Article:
|Numéro de publication||US5939785 A|
|Type de publication||Octroi|
|Numéro de demande||US 08/833,166|
|Date de publication||17 août 1999|
|Date de dépôt||3 avr. 1997|
|Date de priorité||12 avr. 1996|
|État de paiement des frais||Payé|
|Numéro de publication||08833166, 833166, US 5939785 A, US 5939785A, US-A-5939785, US5939785 A, US5939785A|
|Inventeurs||Homer B. Klonis, Arlene Y. Yeh, Mark Reed|
|Cessionnaire d'origine||Texas Instruments Incorporated|
|Exporter la citation||BiBTeX, EndNote, RefMan|
|Citations de brevets (19), Référencé par (106), Classifications (13), Événements juridiques (4)|
|Liens externes: USPTO, Cession USPTO, Espacenet|
This application claims the benefit of U.S. Provisional application Ser. No. 60/015,185 filed Apr. 12, 1996.
______________________________________SERIAL NUMBER TITLE FILING DATE______________________________________08/311,480 Manufacturing Method for 08/23/94 Micromechanical Devices08/239,497 PFPE Coatings for Micro- 05/09/94U.S. Pat. No. 5,512,374 Mechanical Devices08/220,429 Use of Incompatible Materials 03/30/94U.S. Pat. No. 5,576,878 to Eliminate Sticking of Micro-Mechanical Devices08/400,730 Micro-Mechanical Device 03/08/95 with Reduced Adhesion and Friction08/401,048 Micro-Mechanical Device 03/08/95U.S. Pat. No. 5,610,438______________________________________
This invention relates to improved micro-mechanical devices and to a method for producing such improved devices. More particularly, the present invention relates to micro-mechanical devices having relatively selectively movable elements which may engage or contact, any tendency of the engaged or contacted elements to stick, adhere or otherwise resist separation being ameliorated or eliminated in the improved device through the use of the method according to this invention. The present invention relates to an improved micromechanical device, including micromechanical devices such as actuators, motors, sensors, and more specifically, a spatial light modulator (SLM), and more particularly, to a packaged SLM of the digital micromirror device ("DMD") variety having improved operating characteristics.
SLM's are transducers that modulate incident light in a spatial pattern pursuant to an electrical or other input. The incident light may be modulated in phase, intensity, polarization or direction. SLM's of the deformable mirror class include micromechanical arrays of electronically addressable mirror elements or pixels which are selectively movable or deformable. Each mirror element is movable in response to an electrical input to an integrated addressing circuit formed monolithically with the addressable mirror elements in a common substrate. Incident light is modulated in direction and/or phase by reflection from each element.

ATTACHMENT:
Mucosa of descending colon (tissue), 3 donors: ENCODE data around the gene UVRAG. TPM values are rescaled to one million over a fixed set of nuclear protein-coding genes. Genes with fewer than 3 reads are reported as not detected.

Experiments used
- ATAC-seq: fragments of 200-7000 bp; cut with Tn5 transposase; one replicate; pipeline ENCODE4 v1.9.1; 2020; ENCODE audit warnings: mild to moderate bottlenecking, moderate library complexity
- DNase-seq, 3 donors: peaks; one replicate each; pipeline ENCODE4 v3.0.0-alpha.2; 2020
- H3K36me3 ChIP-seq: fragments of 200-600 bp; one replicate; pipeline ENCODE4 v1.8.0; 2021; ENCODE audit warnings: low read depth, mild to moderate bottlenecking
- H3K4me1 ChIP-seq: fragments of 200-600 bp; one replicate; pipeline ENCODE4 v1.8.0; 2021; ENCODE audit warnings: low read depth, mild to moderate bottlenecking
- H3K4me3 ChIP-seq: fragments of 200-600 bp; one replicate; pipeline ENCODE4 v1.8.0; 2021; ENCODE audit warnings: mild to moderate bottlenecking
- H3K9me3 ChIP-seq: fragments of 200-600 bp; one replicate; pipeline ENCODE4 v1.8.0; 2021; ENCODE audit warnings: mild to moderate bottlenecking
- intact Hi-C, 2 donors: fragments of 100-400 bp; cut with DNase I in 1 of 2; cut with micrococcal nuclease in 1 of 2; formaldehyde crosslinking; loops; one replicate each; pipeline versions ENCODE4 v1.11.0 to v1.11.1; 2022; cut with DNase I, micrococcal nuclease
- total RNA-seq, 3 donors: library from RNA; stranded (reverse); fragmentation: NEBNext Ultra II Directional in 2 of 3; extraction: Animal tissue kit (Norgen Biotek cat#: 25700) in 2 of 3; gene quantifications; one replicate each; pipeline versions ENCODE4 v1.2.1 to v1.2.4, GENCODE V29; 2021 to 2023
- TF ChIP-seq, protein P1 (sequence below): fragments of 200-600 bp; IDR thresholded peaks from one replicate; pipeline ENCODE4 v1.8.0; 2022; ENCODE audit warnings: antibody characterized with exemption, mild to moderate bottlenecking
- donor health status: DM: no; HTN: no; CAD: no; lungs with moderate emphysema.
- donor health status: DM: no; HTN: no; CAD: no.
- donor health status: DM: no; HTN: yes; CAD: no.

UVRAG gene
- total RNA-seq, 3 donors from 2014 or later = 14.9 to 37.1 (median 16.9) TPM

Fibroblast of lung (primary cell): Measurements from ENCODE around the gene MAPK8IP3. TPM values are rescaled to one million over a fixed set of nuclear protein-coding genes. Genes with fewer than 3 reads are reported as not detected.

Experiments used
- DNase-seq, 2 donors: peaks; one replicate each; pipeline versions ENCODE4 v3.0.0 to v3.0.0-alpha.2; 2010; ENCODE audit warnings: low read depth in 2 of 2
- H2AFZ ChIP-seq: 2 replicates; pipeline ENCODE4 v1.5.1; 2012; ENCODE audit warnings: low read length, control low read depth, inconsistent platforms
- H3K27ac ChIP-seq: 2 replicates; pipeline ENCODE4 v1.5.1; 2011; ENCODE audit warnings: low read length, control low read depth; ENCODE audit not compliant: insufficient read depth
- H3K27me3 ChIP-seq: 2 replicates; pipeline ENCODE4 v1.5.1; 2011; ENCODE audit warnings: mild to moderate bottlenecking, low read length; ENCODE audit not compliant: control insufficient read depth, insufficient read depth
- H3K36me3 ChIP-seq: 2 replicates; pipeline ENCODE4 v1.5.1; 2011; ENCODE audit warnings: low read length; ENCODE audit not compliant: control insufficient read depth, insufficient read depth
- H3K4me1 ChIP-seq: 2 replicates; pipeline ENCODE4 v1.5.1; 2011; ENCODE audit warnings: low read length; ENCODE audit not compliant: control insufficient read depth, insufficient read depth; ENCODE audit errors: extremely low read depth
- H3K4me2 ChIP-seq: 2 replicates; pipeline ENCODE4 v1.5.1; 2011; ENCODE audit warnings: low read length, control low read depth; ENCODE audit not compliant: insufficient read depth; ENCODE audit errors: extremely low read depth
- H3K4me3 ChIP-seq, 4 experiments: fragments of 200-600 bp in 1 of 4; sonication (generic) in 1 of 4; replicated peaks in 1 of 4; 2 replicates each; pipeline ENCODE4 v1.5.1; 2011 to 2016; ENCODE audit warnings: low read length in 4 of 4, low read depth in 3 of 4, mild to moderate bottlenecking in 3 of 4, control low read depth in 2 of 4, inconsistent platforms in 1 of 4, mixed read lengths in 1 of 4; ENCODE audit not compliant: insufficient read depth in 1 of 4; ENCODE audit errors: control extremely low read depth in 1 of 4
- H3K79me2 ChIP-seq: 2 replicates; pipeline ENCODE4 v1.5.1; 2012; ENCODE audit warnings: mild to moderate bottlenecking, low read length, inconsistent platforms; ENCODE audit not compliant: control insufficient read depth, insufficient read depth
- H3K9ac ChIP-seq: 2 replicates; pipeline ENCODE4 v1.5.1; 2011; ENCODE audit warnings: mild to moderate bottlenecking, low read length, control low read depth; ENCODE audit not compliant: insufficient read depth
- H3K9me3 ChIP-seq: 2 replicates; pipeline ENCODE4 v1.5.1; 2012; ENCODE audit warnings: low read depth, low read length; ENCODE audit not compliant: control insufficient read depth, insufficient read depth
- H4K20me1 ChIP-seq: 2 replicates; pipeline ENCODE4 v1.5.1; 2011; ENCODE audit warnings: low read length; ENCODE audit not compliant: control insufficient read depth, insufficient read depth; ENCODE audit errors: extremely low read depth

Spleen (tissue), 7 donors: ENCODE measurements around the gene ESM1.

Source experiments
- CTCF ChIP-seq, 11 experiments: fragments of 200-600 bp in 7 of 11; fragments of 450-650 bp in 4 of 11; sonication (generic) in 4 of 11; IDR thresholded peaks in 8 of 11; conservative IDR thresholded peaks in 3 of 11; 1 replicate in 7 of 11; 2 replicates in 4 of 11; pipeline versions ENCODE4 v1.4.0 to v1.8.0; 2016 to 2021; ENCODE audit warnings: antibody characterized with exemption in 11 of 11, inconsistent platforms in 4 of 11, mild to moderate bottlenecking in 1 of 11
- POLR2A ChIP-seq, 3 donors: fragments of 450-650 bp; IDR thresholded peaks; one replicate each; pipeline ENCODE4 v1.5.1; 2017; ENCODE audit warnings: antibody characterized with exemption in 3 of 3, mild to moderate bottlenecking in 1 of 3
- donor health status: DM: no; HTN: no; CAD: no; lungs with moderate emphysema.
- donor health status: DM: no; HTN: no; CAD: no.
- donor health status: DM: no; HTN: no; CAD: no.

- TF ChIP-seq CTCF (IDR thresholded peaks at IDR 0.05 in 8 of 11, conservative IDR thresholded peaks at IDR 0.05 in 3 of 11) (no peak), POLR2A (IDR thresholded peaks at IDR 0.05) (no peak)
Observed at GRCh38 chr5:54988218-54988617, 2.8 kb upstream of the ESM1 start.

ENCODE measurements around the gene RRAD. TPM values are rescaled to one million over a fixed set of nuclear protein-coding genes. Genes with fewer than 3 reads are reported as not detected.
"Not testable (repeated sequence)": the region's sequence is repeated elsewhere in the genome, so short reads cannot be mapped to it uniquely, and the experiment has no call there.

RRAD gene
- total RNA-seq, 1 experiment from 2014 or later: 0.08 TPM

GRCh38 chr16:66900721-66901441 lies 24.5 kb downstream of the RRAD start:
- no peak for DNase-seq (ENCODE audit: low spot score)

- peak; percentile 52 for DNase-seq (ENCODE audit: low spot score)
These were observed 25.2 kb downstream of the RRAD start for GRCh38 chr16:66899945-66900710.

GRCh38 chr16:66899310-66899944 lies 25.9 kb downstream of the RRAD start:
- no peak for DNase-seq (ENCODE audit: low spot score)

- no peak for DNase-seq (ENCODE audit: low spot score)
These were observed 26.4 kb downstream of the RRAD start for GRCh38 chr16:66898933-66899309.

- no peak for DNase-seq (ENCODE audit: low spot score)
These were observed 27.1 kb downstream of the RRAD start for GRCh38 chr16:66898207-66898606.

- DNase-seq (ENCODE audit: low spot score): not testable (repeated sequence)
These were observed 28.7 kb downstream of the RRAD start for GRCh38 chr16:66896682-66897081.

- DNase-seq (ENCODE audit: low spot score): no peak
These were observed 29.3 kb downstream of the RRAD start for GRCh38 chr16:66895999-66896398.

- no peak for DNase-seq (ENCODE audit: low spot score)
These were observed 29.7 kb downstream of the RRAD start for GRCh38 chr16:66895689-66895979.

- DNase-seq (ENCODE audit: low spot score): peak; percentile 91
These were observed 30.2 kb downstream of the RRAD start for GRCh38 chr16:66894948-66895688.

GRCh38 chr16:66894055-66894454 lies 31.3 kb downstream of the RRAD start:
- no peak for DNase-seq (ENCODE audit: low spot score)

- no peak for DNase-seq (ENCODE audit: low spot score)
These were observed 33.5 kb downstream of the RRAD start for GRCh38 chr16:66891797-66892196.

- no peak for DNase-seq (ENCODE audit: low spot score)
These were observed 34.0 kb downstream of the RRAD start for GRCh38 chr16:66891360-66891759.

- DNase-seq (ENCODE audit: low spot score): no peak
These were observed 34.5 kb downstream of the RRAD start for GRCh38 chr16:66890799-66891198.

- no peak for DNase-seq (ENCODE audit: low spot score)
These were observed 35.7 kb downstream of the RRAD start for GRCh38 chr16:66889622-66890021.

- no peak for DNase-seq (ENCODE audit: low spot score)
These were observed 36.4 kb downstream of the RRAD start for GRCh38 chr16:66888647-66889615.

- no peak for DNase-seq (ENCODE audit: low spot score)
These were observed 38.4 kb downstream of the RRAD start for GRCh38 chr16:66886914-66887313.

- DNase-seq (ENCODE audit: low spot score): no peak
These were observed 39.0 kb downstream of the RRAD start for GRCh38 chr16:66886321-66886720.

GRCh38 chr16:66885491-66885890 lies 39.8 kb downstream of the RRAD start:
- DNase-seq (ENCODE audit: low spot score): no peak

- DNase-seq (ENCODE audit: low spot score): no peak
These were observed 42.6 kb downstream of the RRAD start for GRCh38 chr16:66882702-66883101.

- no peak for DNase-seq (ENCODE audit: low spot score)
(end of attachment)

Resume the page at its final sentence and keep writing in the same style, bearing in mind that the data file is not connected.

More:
As set forth in greater detail in commonly assigned U.S. Pat. No. 5,061,049 to Hornbeck, deformable mirror SLM's are often referred to as DMD's (for "Deformable Mirror Device" or "Digital Micromirror Device") and are manufactured by Texas Instruments of Dallas Texas. There are three general categories of deformable mirror SLM's: elastomeric, membrane and beam. The latter category includes torsion beam DMD's, cantilever beam DMD's and flexure beam DMD's.
Each movable mirror element of all three types of beam DMD includes a relatively thick metal reflector supported in a normal, undeflected position by an integral, relatively thin metal beam. In the normal position, the reflector is spaced from a substrate-supported, underlying control electrode which may have a voltage selectively impressed thereon by the addressing circuit.
When the control electrode carries an appropriate voltage, the reflector is electrostatically attracted thereto and moves or is deflected out of the normal position toward the control electrode and the substrate. Such movement or deflection of the reflector causes deformation of its supporting beam storing therein potential energy which tends to return the reflector to its normal position when the control electrode is de-energized. The deformation of a cantilever beam comprises bending about an axis normal to the beam's axis; that of a torsion beam comprises deformation by twisting about an axis parallel to the beam's axis; that of a flexure beam, which is a relatively long cantilever beam connected to the reflector by a relatively short torsion beam, comprises both types of deformation, permitting the reflector to move in piston-like fashion. Thus, the movement or deflection of the reflector of a cantilever or torsion beam DMD is rotational with some parts of the reflector rotating toward the substrate; other parts of the reflector rotate away from the substrate if the axis of rotation is other than at an edge or terminus of the reflector. The movement or deflection of the reflector of a flexure beam DMD maintains all points on the reflector generally parallel with the substrate.
When the reflector of a beam DMD is operated in binary fashion by its addressing circuit, it occupies one of two positions, the first being the normal position which is set by the undeformed beam, the second position being a deflected position. In one of the positions, the reflector reflects incident light to a selected site, such as a viewing screen, the drum of a xerographic printer or other photoreceptor. In the other position, incident light is not reflected to the photoreceptor, and may be reflected to a light absorber.